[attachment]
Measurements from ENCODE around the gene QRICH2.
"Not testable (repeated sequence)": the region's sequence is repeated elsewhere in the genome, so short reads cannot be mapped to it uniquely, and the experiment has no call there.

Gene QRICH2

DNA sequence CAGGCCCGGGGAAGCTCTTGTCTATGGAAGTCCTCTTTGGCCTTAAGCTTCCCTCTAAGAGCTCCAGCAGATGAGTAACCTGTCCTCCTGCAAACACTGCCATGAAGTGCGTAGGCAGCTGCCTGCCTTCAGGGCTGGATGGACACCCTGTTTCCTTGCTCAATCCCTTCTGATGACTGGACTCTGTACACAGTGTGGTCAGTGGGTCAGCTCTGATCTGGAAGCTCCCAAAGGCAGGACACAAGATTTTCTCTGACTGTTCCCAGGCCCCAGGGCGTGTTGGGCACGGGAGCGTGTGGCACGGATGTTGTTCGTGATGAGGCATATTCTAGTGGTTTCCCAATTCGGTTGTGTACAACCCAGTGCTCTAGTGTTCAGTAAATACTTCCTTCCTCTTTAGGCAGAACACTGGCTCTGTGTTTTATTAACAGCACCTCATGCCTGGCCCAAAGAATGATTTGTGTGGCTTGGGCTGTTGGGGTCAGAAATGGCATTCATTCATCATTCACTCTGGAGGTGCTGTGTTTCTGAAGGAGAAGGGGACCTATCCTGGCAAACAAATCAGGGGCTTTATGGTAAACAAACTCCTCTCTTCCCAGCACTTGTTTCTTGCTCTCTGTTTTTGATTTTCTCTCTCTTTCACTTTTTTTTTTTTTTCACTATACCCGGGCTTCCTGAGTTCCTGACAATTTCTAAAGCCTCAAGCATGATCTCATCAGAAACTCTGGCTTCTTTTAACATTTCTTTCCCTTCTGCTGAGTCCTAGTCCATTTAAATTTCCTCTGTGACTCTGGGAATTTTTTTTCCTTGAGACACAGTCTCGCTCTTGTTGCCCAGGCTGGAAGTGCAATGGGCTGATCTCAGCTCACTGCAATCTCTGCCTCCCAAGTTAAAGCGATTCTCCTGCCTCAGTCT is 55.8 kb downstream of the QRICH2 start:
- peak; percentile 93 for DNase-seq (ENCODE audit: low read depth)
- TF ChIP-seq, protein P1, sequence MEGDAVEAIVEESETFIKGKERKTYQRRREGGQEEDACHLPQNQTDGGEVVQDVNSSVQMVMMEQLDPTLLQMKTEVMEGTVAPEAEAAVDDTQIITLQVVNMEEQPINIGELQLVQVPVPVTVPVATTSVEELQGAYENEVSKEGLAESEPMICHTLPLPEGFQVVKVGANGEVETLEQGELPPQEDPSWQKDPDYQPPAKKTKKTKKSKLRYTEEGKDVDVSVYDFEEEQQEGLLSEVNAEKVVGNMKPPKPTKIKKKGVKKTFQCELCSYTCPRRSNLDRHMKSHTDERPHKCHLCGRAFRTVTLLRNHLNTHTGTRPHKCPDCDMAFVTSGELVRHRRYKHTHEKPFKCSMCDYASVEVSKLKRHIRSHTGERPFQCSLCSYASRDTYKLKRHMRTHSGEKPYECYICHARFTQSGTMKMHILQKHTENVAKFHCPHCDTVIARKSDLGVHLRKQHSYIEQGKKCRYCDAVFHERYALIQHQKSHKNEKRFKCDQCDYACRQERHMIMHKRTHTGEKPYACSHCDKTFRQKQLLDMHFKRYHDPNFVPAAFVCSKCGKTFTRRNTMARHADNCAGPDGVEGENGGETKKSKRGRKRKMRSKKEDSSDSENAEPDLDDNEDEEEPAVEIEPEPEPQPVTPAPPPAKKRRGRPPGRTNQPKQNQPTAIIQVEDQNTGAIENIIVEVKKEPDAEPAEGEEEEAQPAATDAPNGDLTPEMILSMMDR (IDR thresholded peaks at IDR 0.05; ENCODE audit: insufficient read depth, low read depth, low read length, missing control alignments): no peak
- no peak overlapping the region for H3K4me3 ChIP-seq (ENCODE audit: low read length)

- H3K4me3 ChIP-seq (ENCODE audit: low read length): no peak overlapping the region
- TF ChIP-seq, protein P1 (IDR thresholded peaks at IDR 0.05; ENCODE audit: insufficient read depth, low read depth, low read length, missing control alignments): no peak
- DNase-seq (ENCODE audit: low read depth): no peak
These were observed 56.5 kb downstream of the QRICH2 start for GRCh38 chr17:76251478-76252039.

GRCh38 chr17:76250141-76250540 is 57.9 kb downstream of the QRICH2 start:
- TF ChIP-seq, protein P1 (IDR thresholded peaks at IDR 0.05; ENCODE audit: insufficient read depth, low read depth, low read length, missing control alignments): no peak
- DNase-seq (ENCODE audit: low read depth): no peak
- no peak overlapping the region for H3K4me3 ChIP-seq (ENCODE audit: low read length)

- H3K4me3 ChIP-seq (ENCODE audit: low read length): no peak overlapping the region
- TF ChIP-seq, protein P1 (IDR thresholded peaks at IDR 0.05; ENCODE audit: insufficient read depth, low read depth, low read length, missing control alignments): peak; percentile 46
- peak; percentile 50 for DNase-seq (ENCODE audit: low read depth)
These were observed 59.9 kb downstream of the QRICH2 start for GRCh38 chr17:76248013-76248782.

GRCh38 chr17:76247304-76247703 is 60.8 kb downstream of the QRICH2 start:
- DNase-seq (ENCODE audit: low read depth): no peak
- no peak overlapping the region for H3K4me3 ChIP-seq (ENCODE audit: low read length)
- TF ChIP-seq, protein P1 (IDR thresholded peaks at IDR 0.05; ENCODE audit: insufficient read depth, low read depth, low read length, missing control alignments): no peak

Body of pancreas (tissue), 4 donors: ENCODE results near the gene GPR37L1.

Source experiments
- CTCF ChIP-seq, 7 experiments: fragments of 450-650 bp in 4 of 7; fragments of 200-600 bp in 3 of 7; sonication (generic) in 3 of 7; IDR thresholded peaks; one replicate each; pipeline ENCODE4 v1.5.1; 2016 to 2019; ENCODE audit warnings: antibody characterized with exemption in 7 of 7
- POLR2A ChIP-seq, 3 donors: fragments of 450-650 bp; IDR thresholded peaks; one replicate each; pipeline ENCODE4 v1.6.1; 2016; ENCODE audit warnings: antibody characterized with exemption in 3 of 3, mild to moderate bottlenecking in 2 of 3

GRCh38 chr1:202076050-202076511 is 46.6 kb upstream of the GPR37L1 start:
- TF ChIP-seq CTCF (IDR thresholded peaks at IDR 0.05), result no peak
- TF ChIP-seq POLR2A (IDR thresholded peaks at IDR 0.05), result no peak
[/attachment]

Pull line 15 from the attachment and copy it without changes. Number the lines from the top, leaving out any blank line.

- no peak overlapping the region for H3K4me3 ChIP-seq (ENCODE audit: low read length)